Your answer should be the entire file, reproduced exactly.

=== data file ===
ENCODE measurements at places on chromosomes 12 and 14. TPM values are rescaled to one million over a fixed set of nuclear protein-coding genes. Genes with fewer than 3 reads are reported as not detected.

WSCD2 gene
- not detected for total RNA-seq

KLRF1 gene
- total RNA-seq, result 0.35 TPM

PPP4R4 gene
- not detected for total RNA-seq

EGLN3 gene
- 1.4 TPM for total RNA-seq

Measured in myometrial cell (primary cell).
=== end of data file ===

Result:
ENCODE measurements at places on chromosomes 12 and 14. TPM values are rescaled to one million over a fixed set of nuclear protein-coding genes. Genes with fewer than 3 reads are reported as not detected.

WSCD2 gene
- not detected for total RNA-seq

KLRF1 gene
- total RNA-seq, result 0.35 TPM

PPP4R4 gene
- not detected for total RNA-seq

EGLN3 gene
- 1.4 TPM for total RNA-seq

Measured in myometrial cell (primary cell).